— Good Morning America (@GMA) September 28, 2017
The Republican tax plan, which President Trump rolled out on Wednesday, left many questions unanswered, which is to be expected when a much-anticipated document is only nine pages long. The idea was to simplify the existing tax code, but details were even sparser than expected. The plan promises to double standard deductions while doing away with most itemized deductions. It also decreases the number of tax brackets and eliminates the estate tax, which arrives as fantastic news to the wealthy.
However, Trump’s top economic advisor, Gary Cohn, appeared on Good Morning America to not only insist that “wealthy Americans not getting a tax cut,” but he wouldn’t commit while addressing concerns from the middle class. When quizzed by George Stephanopoulos (and the following exchange does not appear in the above clip), Cohn began to hedge while addressing the possibility of a middle-class tax hike:
Stephanopoulos: “If I’m hearing you correctly, you can’t guarantee that no middle class family will get a tax increase. There will be middle class families who get a tax increase under your plan, correct?”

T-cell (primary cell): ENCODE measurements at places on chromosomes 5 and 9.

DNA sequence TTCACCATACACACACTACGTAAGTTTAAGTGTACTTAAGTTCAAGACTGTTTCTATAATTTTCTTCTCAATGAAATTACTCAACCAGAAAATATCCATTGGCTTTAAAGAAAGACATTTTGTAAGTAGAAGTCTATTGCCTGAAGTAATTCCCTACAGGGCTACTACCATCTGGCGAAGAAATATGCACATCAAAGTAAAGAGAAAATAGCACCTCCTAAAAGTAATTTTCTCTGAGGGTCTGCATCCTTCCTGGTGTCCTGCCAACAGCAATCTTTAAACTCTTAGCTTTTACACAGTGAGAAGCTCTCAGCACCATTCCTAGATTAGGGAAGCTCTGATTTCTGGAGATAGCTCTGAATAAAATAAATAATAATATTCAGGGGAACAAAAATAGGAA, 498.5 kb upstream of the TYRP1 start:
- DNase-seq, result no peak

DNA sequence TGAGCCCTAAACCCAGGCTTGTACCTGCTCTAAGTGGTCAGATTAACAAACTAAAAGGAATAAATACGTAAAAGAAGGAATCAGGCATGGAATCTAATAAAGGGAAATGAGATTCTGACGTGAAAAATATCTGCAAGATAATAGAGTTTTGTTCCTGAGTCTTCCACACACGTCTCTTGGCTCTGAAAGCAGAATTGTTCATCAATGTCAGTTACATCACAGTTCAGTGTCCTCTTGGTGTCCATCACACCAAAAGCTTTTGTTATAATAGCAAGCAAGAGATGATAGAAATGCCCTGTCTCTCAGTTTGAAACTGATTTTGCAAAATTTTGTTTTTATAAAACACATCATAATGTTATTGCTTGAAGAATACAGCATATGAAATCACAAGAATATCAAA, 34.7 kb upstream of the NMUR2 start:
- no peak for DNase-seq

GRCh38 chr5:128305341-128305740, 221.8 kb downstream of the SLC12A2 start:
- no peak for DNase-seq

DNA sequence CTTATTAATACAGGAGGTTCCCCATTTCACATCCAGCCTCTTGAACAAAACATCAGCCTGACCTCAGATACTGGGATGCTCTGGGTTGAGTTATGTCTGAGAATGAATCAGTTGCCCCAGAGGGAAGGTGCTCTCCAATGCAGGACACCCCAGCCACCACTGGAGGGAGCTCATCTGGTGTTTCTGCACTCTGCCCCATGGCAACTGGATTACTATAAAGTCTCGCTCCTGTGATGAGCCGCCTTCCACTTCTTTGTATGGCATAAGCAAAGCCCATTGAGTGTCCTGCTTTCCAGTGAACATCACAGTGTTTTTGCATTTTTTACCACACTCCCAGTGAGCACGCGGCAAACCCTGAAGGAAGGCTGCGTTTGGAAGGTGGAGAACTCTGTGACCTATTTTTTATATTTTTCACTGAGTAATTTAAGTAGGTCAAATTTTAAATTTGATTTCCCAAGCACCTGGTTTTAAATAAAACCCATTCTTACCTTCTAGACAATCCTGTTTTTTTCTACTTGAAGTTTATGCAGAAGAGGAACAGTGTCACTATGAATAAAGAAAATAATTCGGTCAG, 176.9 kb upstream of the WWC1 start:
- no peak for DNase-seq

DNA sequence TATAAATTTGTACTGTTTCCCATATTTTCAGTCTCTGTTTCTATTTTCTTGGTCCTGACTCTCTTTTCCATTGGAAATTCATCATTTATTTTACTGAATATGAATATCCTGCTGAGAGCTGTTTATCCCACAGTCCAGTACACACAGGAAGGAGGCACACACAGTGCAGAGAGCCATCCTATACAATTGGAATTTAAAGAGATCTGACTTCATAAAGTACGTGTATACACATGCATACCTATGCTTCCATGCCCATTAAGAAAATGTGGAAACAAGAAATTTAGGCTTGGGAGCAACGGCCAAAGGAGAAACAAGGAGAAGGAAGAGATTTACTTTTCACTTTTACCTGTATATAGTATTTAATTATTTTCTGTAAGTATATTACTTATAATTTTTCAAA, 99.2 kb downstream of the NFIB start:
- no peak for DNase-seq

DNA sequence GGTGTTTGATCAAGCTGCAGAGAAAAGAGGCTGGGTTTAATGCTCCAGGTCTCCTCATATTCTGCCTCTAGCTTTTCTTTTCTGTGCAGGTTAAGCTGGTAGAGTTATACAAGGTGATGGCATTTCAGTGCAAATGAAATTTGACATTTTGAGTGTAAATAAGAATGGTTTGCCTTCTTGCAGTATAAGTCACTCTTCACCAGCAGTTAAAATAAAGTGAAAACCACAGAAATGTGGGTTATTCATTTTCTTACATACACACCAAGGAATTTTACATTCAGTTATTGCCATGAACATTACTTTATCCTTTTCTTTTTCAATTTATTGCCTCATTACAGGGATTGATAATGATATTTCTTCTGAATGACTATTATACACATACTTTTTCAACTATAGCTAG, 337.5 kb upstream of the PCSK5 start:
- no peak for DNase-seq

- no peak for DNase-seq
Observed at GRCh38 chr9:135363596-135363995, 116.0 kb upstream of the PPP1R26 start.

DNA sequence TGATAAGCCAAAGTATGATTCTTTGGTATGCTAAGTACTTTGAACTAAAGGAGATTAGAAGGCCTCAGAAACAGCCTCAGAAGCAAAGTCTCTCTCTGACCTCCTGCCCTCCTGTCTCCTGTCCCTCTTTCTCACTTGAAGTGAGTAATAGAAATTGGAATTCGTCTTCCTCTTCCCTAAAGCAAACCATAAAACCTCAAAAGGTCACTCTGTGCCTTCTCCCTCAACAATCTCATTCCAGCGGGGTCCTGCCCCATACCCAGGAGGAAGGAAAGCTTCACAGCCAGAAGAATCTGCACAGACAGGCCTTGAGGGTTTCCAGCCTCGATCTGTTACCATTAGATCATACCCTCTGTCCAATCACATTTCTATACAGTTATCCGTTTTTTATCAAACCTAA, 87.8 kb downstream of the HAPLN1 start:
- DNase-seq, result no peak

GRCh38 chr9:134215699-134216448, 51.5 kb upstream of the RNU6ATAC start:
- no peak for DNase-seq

Cohn: “George, there’s an exception to every rule.”
Stephanopoulos: “So that’s a yes.”
Cohn: “Look, I can’t guarantee anything. You could always find a unique family somewhere.”
Of course, questions remain on how the tax plan plans to make up for the loss of the estate tax — the New York Times has an analysis of how this move will benefit President Trump — along with the planned breaks for corporations, all of which still remain vague. The hope, apparently, is that money will go back into #Jobs for Americans and then recirculate into the economy to #MAGA. Hopefully, more news will soon arrive on exactly how the GOP hopes to bring their plan to fruition.